• Paul M. Wood

1. Intro: Revolutions in Storytelling

Updated: Jun 1

Storytelling must rebirth its forms to be most relevant now. Audiences aren’t captive anymore and require good reason to be attentive and persist. Our obligation is to make storytelling fresh, approachable, engaging, and in new forms most responsive to audiences. This series is an examination and illumination of the amazing new forms of storytelling that are indicators of how we are evolving in the most fundamental of communications. Audience expectations are evolving in the influence of gaming, social media, performance, and interactivity, and that deserves notice and a fuller look at what this means to this gen storytelling. And we will see the shocking degree of fear among very traditional linear storytellers who cling to the dead hope for outmoded passive and purely absorbing response. We will explore the revolution in non-linear and experiential storytelling that is currently warring with conventional linear in a struggle for a rebirth to regain attention and restore relevancy.


Back in the 1980s I was managing a movie theater in NYC (Loews’s 84thSt., now AMC), a job with the single obvious benefit of seeing a TON of movies, although the managing part was a total nightmare. And on my breaks I would always gravitate to the nearby Shakespeare & Co. Booksellers store.

This bookstore was my oasis, refuge, and comfort, as bookstores have played that role throughout my life. I’d treasure the time spent in the presence of worlds of knowledge with all the books in a brightly lit and placed with loving care in stacks and shelves that proudly blazed alluring covers. This was the panacea and promise of a life far beyond herding moviegoers, tearing movie tickets, cleaning up popcorn, and managing a team of usher misfits.

One arresting cover image appeared in 1983; a red dusk deep orange sunset set next to a pyramid with reflective gold-leaf-like letters that spelt “Ancient Evenings” by Norman Mailer. I was palpitating...this was the long-gestating epic promised over decades, believed illusionary but for this moment held in my hands.

With purpose and unyielding intent I rushed back to my hovel apartment and called in sick. I began reading the novel and was entranced from “The Book of One Man Dead” first section, identifying weirdly with the unnamed and formless narrator who has no idea of who or what he is. Perfect! Threw open the door right off with identity crisis!

It took many dips in and out of Mailers’ extremely dense prose which swung punches of poetic! Scatological! Crude! And flowed with the complex way the story is narrated, writing so stilted as to intimidate then force one to accept halting as the style, no apologies or sympathies. I admired that bold and brash bluster of prototypical Mailer!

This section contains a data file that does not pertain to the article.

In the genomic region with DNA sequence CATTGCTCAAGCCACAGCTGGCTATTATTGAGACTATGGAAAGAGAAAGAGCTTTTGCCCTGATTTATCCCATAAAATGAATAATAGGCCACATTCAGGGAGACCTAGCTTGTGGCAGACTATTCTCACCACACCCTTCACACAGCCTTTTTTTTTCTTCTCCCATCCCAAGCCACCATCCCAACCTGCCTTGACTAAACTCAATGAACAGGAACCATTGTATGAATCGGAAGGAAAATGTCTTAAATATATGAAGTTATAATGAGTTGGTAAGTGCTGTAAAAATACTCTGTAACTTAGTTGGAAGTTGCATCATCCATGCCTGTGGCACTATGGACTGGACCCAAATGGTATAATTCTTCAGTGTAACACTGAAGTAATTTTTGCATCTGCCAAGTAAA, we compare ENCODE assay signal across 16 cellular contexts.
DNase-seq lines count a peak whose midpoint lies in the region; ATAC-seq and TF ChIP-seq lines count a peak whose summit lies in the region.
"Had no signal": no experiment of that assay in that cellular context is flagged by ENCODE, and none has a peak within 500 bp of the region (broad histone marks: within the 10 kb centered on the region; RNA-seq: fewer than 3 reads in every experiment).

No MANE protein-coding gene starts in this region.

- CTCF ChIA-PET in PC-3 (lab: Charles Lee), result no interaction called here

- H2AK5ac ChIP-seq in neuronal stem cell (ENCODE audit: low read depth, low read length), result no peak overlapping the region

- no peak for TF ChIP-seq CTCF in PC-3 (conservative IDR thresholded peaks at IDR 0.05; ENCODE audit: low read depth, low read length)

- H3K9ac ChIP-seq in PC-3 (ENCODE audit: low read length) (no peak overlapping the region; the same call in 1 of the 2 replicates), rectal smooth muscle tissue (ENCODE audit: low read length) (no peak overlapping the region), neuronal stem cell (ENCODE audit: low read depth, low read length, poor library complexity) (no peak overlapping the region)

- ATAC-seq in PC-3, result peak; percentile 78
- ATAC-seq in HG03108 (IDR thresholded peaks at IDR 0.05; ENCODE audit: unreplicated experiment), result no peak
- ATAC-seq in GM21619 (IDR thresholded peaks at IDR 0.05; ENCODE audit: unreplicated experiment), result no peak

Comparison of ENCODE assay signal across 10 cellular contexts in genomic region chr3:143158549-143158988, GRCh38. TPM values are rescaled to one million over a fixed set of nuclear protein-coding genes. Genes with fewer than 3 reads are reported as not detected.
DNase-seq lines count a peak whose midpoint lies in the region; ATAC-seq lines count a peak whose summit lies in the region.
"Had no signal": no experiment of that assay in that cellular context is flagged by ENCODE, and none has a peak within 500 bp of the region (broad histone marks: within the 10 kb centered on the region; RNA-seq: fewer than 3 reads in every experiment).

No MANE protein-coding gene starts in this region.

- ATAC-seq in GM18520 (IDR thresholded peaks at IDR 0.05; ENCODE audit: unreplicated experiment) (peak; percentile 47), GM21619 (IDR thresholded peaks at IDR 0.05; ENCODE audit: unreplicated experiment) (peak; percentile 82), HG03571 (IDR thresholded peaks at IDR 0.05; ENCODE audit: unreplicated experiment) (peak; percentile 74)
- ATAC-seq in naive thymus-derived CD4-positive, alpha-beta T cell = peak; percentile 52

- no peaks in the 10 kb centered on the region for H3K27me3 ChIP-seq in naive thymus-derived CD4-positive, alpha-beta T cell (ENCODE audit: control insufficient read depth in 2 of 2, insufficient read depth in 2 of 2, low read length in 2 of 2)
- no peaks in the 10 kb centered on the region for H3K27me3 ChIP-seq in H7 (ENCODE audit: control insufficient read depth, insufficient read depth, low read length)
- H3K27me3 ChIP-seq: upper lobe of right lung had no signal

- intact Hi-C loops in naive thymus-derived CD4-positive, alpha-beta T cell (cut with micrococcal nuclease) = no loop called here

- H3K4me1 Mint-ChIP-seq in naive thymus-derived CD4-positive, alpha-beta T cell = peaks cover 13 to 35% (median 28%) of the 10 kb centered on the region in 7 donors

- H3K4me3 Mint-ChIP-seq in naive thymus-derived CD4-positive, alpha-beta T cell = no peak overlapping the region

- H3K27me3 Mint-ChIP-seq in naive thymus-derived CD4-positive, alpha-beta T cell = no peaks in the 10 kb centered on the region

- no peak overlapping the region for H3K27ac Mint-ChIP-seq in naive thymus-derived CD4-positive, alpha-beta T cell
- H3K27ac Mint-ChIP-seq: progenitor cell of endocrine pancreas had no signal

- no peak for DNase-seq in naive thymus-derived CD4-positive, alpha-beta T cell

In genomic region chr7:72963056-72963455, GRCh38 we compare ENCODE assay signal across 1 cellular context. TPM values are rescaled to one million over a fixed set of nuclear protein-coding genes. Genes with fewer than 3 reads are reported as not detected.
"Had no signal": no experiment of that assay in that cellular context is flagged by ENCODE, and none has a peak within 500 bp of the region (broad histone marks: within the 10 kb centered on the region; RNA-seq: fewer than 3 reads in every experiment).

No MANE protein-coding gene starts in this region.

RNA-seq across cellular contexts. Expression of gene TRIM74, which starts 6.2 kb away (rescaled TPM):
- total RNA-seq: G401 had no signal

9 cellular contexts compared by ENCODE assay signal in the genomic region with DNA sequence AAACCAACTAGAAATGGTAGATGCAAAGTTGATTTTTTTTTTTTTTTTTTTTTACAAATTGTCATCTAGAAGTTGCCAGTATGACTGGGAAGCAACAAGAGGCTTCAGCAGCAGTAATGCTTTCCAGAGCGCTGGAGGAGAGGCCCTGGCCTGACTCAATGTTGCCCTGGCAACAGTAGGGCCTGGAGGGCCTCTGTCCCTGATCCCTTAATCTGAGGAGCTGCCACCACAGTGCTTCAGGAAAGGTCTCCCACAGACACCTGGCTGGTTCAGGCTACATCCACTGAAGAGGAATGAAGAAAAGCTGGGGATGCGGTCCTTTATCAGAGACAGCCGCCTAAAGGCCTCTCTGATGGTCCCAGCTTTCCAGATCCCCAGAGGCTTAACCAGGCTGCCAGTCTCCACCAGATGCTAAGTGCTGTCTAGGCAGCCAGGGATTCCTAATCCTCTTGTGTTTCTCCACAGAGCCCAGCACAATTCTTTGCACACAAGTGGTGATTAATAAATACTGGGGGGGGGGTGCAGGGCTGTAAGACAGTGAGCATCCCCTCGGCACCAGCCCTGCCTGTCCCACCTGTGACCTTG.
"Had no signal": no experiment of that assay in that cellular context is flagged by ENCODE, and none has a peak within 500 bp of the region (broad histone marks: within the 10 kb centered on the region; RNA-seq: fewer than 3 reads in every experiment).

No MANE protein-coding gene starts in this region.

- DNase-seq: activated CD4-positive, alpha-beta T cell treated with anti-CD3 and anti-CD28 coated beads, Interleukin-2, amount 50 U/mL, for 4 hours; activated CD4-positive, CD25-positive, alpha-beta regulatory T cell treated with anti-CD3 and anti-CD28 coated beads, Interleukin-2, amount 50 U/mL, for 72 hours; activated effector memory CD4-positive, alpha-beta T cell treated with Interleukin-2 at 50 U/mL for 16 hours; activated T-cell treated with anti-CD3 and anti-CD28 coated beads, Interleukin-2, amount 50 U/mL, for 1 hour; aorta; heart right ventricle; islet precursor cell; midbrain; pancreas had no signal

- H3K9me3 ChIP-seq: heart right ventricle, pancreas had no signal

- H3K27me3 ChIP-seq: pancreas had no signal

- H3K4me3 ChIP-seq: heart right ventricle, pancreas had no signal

Summarize the story? How’s this; Ka of Meni, who while conversing with his great-grandfather’s Ka in the Great Pyramid, remembers a night fifteen years earlier in a night of dusk to dawn storytelling. Menenhetet (relayed by MENI) is the primary storyteller and the bulk of the novel is his recounting of his long long long life.

Or multiple lives. Yes, he has FOUR lives presented in the narrative! He has many careers, each described in its own depth; charioteer, harem master, high priest, tomb robber, brother keeper, papyrus merchant, speculator in necropolis sites, wealthy noble, and pharmacist-magus.

And Menenhetet is 60 years old when he tells his stories in the Pharaoh’s garden. This was Mailer’s age when book was published.

Most of all what nabbed my radical storyteller instincts were the last 3 brief chapters where we learn that Menenhetet attempts to gain a fifth life have failed, after his Sekhu is buried in his great grandson’s tomb, and their Kas proceed to the Duad and observe the punishments.

First as a storytelling theme; reincarnation, multiple lives and the challenge of architecting stories that cross timeframes. That caught my fancy and curiosity; how were the multiple lives to be woven?

Then, a few years after publication, it was revealed that this was the FIRST BOOK and there were others planned in a series. Right on, Mr. Mailer!

In the next blog, we’ll take a look at the plans for these unrealized novels in his planned series. I see these plans as an architecture for a storytelling mechanism that prefigures our current warring between linear and non-linear where we will explore the latest variants and continued experimentation in form, structure, theme, and telling that makes this time of storytelling so dynamic and fundamental to the new way to tell of our lives and dreams!

This series is an examination and illumination of the current forms of storytelling that are indicators of how we are evolving in the most fundamental of communications. Audience expectations are evolving in the influence of gaming, social media, performance, and interactivity, and that deserves notice and a fuller look at what this means to next gen storytelling.

And we will grapple with the surprising degree of fear among very traditional linear storytelling of taking audiences ONLY where the creator directs and in a passive and observing role. This will always have its place, but it is NOT the be all and end all of storytelling modes. We will explore the revolution in non-linear and experiential storytelling that is currently warring with conventional linear.

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